Course Unit Page

Academic Year 2018/2019

Learning outcomes

At the end of the course the student will learn the basic concepts of programming and modern scientific computation, as they are currently used in the Applied Physics field. He/she will have an understanding of the major software development techniques and strategies and an understanding of the various computational frameworks, database, data maintenance and collection. The student will be able to solve advanced problems in scientific software design that will be developed as small group projects addressing real word problems in the Applied Physics field.

Course contents


Styles and standards of programming. Software development and design. Techniques and paradigms of programming. Programming languages. Interpreted and compiled languages. Object Oriented Programming. Functional Programming. Strenght, weaknesses, domains of application and metodologies of variuos programming languages (commonly used in modern physics). The example of python, applications to multi-language environments. How to write, debug, document, share and maintain a software project (software versioning, testing, life-cycle modeling, software maintenance, selected software engineering methods and tools)

Computational infrastructures and resources. Relational Databases. Data management: formats, duplication, manipulation and reduction. File systems. From single machines to medium-large computing farms. HTC distributed computing and grid computing. Cloud. Vectorization and parallelization, GPU use and general concepts of HPC. General concepts of: Big data, data analytics, machine learning, deep learning, artificial intelligence, computational algebra systems and applications to deep learning.


Algorithms random-based and their use for simulating physical systems and data generation mechanisms. Examples of frequentist and Bayesian statistics applications. Markovian random models (systems with memory).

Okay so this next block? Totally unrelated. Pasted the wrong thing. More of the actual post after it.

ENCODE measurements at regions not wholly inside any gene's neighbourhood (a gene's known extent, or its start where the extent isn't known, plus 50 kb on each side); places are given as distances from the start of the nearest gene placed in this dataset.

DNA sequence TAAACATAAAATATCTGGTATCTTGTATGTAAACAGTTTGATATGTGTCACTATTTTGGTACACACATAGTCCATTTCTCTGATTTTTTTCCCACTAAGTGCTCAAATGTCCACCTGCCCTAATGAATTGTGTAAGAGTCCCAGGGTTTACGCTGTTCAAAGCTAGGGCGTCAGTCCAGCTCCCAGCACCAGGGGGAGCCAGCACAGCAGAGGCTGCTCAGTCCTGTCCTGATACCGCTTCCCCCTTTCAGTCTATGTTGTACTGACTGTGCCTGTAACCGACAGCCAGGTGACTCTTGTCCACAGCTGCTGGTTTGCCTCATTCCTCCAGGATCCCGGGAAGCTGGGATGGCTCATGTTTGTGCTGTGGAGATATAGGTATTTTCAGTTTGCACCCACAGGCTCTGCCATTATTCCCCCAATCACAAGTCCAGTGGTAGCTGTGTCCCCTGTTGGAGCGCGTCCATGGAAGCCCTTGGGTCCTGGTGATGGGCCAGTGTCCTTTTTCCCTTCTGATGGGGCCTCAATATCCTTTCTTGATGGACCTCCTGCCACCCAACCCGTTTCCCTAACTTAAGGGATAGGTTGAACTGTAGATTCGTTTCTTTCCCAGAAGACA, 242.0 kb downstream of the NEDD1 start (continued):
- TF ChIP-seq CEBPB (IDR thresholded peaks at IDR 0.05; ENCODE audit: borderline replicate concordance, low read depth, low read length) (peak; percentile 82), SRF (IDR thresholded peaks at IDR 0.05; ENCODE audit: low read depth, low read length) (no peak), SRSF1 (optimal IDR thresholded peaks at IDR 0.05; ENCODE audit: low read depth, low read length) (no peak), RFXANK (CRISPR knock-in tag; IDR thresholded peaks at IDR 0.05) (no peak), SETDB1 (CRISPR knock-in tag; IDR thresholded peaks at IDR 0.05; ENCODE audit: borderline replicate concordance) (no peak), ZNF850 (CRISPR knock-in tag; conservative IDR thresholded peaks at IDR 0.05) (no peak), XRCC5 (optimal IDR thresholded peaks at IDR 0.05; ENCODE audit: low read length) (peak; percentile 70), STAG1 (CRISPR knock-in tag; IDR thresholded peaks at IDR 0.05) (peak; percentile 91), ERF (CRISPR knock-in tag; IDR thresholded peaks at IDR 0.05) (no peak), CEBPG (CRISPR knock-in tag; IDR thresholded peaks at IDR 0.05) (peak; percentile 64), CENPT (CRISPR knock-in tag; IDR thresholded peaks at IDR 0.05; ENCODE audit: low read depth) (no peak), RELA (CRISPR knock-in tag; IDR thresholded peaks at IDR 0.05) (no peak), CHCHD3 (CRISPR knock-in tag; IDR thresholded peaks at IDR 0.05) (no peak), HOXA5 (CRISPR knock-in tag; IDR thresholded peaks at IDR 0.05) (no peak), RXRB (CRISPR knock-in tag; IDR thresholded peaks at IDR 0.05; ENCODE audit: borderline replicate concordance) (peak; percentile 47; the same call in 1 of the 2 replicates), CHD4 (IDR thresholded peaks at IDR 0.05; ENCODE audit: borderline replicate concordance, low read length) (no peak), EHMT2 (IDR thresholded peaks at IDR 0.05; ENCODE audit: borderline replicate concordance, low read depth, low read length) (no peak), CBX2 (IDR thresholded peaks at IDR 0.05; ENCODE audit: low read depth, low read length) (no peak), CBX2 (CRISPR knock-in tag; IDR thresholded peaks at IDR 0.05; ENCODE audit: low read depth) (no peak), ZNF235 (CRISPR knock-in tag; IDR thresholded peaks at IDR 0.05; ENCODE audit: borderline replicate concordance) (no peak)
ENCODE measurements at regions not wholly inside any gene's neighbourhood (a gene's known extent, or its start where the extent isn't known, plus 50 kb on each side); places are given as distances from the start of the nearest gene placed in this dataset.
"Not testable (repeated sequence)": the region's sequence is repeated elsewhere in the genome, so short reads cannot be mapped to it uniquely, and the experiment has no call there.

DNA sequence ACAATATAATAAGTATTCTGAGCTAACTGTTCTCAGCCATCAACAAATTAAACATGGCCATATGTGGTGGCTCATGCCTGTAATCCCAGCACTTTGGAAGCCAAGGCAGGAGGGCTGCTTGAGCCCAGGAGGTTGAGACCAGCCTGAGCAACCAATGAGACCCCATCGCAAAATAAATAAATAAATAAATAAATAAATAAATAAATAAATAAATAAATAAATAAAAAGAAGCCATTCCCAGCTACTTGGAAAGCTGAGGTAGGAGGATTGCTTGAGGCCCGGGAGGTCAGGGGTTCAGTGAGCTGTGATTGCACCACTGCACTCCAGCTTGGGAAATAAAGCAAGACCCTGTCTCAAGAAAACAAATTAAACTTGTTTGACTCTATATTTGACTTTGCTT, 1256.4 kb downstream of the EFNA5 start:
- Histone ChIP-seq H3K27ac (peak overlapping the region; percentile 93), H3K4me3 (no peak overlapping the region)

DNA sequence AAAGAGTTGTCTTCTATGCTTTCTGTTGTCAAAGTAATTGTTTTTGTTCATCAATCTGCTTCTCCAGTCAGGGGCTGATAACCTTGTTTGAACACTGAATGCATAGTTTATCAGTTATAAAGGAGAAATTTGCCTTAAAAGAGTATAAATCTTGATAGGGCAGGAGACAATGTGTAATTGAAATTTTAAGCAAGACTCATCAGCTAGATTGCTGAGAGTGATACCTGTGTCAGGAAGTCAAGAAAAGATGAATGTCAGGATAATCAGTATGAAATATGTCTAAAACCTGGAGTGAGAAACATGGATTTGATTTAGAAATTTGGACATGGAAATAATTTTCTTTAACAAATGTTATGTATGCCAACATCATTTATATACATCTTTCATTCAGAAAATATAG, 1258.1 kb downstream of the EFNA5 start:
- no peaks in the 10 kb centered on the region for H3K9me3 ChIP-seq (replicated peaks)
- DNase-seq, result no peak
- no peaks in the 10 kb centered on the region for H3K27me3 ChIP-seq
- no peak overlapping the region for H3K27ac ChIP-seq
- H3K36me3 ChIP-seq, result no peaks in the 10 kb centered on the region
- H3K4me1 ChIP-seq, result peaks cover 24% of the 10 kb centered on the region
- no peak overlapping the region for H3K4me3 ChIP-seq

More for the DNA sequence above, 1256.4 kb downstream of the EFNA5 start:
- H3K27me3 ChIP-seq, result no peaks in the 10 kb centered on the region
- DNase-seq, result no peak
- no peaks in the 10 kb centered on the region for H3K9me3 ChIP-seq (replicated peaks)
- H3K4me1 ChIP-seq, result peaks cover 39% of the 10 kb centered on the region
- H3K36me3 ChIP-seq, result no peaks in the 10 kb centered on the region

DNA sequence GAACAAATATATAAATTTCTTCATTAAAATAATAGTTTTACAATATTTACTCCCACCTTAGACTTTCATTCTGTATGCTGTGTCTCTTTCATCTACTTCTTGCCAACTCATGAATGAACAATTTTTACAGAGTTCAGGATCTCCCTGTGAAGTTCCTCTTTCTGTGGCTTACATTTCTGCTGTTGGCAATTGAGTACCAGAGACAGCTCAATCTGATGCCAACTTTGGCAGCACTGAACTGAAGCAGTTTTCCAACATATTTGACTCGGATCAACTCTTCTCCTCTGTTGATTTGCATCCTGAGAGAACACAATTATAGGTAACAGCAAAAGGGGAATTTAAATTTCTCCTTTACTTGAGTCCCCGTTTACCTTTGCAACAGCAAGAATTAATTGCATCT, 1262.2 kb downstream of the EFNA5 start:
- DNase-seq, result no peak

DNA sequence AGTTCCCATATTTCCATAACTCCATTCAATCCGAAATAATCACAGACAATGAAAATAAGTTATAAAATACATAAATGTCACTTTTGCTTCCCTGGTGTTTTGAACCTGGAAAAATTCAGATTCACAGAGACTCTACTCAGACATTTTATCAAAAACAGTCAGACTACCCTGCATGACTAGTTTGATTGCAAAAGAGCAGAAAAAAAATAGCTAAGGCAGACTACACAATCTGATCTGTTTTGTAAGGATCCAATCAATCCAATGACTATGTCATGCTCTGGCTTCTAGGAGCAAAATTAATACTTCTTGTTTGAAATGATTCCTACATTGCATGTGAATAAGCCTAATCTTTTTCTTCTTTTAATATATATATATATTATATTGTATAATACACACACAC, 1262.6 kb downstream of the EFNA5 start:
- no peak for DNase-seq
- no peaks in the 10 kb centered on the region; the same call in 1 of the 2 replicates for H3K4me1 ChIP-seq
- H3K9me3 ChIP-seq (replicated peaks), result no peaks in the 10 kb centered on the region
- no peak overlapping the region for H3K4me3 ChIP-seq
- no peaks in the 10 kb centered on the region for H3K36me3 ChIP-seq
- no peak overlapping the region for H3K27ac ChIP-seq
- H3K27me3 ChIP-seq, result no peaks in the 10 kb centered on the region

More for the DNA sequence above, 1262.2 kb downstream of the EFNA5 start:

Optimization by stochastic explorations (such as genetic algorithms). Ordinary differential equation integration, sensitivity analysis and error propagation by montecarlo simulations. Data fitting for complex systems, application to instrument calibration.


Reading material available in a public repository, and free online resources to focus on speficic topics among those presented in class.

Teaching methods

The course will use frontal lessons, with active partecipation from the students.
During classes the students will be guided in the implementation and practice of the discussed concepts.
Optional seminars will be organized to focus on specific topics of interest.

Assessment methods

Students will be evaluated on a programming project.
This project needs to be hosted on a public repository.
The student is free to choose the programming language of the project.
Accepted control version systems are git and fossil.
The evalaution method is the following:
clarity of the repository commit history (6 point)
clarity and completeness of the documentation and source code (12 point)
presence and executability of test routines (12 point)

Optionally, the evaluation will be improved on the basis of the following topics:
Usage of innovative technologies and libraries (up to 3 points)
Contribution to open source projects (up to 6 points)

Teaching tools

Course notes, available on public repositories, and open source projects used as teaching examples.

Office hours

See the website of Enrico Giampieri